Giacalone (2005b) performed massive-scale two-dimensional hybrid simulations of perpendicular shocks propagating into a turbulent upstream magnetic field. It was shown that a fraction of thermal particles encountering the shock are accelerated to high energies. The physics of this process is similar to that which we have already described above. However, the source of the high-energy particles
10° 101 102 103 10" 10s 106 107 Energy (m U j~ / 2)
comes directly from the thermal population, which had not been seen in previous self-consistent plasma simulations. It has been long known that a fraction of thermal ions are assumed to be reflected by the shock and begin to gyrate within the shock ramp before becoming thermalized downstream. For the case in which the shock moves into an upstream region containing large-scale magnetic fluctuations, some of these ions can move upstream along these lines of force before returning to the shock. These ions can gain considerable energy because they can achieve multiple interactions with the shock. The efficiency for the acceleration in these large-scale hybrid simulations is difficult to estimate because the spatial domain is still rather limited by computation resources. However, it was estimated that the efficiency is probably comparable to that obtained for a parallel shock, or about 10-20% (Giacalone et al., 1997).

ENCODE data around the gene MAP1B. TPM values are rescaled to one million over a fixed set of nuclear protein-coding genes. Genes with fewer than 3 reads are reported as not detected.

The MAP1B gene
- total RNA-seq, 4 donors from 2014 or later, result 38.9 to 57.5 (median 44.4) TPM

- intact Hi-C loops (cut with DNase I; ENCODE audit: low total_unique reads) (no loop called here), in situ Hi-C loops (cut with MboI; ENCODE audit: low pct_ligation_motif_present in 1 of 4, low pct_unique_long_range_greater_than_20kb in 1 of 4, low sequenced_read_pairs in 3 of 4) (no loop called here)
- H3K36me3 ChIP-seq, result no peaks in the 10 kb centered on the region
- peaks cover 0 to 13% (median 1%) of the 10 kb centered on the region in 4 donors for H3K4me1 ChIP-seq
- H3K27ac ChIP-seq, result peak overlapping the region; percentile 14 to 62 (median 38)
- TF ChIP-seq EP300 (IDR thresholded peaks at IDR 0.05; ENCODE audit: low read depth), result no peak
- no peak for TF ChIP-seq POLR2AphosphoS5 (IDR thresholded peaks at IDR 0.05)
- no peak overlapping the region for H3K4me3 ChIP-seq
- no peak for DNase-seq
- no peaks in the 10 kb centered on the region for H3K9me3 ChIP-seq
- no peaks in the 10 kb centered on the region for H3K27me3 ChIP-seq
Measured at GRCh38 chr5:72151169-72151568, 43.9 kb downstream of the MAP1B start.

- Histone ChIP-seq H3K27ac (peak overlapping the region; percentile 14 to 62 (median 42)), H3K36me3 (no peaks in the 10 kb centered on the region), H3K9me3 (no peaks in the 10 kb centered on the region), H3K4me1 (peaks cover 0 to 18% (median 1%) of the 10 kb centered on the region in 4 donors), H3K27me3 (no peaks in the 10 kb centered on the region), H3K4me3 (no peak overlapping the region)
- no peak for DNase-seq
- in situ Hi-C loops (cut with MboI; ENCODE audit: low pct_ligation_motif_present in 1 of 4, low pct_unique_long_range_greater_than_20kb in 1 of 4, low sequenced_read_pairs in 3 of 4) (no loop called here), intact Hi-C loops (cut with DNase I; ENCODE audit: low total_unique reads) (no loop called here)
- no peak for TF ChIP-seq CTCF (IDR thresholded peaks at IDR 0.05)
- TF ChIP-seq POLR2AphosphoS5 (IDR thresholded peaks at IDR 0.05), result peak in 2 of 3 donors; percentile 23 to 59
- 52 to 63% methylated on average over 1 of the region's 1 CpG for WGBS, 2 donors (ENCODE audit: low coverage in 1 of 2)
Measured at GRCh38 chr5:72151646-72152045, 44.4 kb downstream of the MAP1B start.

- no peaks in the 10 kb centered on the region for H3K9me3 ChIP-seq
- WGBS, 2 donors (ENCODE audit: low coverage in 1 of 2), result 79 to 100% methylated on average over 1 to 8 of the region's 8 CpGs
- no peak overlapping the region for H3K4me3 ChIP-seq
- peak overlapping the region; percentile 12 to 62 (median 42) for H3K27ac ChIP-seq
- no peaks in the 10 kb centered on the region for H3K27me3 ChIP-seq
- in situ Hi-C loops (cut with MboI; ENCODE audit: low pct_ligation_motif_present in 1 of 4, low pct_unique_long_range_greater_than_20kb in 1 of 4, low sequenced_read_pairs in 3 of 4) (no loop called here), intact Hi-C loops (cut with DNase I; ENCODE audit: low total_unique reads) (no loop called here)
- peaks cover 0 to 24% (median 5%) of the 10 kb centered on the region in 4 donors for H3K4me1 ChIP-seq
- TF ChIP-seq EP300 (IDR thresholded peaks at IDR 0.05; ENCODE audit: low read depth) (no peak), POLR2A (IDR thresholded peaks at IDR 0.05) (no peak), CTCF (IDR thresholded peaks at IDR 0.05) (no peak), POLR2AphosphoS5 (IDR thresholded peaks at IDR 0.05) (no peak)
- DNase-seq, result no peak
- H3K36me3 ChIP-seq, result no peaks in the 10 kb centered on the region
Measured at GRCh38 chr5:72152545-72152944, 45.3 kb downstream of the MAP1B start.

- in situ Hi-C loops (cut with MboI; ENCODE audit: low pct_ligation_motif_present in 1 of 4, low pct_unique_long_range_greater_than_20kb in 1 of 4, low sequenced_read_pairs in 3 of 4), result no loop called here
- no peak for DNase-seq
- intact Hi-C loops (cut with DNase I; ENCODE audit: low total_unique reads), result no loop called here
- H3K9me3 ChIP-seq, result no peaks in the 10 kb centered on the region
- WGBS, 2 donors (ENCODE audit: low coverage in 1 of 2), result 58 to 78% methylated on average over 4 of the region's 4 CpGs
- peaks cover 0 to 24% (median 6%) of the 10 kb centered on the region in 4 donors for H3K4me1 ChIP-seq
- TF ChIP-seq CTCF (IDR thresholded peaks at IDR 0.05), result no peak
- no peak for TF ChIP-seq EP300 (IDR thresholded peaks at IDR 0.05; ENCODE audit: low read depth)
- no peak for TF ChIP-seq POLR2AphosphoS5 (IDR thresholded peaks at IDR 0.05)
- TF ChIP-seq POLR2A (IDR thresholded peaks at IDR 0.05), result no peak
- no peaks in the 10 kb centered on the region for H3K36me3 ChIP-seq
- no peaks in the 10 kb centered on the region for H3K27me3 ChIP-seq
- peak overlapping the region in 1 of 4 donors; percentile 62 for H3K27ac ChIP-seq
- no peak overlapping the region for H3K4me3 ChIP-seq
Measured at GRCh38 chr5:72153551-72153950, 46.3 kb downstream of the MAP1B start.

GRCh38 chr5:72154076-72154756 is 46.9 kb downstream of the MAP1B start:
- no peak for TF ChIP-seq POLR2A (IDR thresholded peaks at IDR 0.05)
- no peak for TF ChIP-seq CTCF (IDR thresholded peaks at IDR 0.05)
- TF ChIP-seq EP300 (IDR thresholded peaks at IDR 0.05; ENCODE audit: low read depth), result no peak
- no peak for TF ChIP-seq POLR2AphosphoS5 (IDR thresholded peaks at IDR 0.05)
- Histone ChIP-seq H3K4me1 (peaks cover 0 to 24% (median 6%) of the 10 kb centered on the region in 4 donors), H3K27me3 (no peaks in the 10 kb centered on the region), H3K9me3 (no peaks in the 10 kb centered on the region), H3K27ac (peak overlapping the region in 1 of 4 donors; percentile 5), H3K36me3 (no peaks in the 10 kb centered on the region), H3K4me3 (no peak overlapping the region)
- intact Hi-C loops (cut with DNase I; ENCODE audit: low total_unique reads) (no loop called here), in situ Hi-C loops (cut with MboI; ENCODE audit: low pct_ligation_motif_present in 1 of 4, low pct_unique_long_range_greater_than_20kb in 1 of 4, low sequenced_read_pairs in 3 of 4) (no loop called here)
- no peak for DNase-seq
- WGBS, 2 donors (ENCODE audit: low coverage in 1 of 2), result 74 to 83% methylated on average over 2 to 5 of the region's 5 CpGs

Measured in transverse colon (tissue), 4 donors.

Giacalone and Jokipii (2005) have shown that the perpendicular shocks are as efficient as parallel shocks in accelerating particles to high energies using reasonable parameters. For these same parameters, perpendicular shocks are much more rapid accelerators. Thus, they conclude that perpendicular shocks are important sites of acceleration and can produce high-energy CR in a wide variety of astrophysical plasmas.
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